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Picturing plant life 

Nature and man's impact on it inspire Leibert's work

Mark Leibert spent the formative years of his life growing up on the Hawaiian island of Oahu, marveling at its lush vegetation and uncorrupted nature. He remembers being shocked on the rare occasion when he would see evidence of man's mark on the paradisiacal bounty, like the day when on an ocean swim, he was startled by a drainpipe.

That early immersion in nature's splendor and the resulting wariness toward human interlopers crops up in Leibert's art again and again.

Like most residents of the modern world, Leibert has had to come to terms with nature in its despoiled state, especially after two-and-a-half years living in Atlanta, land of construction sites as far as the eye can see.

Leibert's paintings and silk screens comment upon the various ways society has tried to manipulate nature, whether in Capt. Cook's 18th-century voyage to the Hawaiian Islands or in genetically modified corn.

Leibert produces his stark, graphic design-influenced images of poppy plants, delphinium and rhododendron in soft butter yellows and leaf greens with an intense environmental awareness. His silhouettes of plant life seem almost accusatory, like sentient beings asserting their presence in a world that has steamrolled over them.

"We have a responsibility to control ourselves," says Leibert, whose artwork can be seen in the most recent Southeastern edition of New American Paintings and at

A marriage of art and technology has defined many aspects of Leibert's life. He received his MFA in painting and digital art at the Rochester Institute of Technology and is currently the webmaster for the High Museum of Art.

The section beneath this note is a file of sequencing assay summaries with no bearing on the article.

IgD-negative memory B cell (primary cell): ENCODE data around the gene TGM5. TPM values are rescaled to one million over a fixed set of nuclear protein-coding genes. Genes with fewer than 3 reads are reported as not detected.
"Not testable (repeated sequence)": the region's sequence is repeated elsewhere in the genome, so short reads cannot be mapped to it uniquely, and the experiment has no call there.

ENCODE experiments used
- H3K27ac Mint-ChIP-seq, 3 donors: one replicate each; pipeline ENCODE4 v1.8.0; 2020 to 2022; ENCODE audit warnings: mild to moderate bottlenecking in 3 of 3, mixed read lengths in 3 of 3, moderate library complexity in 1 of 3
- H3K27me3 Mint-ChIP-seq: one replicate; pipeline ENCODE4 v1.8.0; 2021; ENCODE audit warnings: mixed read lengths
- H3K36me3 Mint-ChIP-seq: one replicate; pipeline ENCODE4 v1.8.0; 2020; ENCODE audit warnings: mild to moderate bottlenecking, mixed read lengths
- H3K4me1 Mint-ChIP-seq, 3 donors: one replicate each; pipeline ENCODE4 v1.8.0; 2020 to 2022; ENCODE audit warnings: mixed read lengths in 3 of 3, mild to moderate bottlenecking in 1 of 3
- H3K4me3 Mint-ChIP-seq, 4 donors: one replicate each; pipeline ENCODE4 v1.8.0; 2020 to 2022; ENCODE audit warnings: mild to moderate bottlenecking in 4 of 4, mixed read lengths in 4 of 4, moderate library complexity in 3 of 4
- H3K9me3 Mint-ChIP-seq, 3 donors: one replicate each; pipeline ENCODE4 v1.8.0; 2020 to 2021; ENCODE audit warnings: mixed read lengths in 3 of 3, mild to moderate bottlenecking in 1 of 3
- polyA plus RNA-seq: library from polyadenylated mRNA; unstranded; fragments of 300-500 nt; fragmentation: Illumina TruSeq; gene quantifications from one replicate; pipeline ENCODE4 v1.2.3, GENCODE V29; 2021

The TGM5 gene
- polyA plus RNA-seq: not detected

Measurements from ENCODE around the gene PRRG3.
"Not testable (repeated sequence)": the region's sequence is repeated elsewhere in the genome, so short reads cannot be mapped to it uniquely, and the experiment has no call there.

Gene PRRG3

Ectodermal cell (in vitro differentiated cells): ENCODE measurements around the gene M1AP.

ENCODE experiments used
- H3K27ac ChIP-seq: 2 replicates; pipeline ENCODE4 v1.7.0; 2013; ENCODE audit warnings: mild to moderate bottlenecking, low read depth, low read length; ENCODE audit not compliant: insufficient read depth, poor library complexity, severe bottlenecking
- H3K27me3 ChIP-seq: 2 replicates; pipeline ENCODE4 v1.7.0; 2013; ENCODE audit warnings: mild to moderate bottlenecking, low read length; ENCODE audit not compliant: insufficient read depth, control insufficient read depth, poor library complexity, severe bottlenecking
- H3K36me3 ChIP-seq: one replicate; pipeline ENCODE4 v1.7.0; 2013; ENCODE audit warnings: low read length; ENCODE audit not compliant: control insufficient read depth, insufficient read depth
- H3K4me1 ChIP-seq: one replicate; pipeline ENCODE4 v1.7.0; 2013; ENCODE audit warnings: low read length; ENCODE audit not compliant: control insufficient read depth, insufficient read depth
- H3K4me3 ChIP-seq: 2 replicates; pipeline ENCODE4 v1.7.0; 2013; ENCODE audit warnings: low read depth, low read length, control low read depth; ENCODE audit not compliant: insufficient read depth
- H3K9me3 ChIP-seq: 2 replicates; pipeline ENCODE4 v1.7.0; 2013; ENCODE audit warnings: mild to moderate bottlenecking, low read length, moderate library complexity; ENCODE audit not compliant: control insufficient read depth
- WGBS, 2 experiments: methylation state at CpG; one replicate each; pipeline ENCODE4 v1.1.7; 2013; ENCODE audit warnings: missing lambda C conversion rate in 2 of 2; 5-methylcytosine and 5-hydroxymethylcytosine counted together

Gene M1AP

Leibert has carried his interest in the disastrous consequences of scientific meddling into other realms, as when he collaborated on a 30-minute opera inspired by Mary Shelley's Frankenstein. He designed the sets for from Frankenstein, which was staged last year at Eyedrum Art & Music Gallery.

Leibert acknowledges the role of science and technology even in his artmaking. His process involves photographing the plants, silhouetting the image in Photoshop and then projecting them onto a surface.

His choice of plants is always changing and reflects his current environment. While an undergrad at the University of California-Berkeley, he wove images of pomegranates into his work. In Georgia, he has turned to the state's official weed, kudzu.

And like a man haunted by the memory of the first woman he ever loved, he thinks often of plumeria, a fragrant bloom native to Hawaii.

"It has a really sweet smell. ... When I go back to Hawaii it overwhelms me."

felicia.feaster@creativeloafing.comNext Wave is an occasional feature spotlighting emerging artists in Atlanta.

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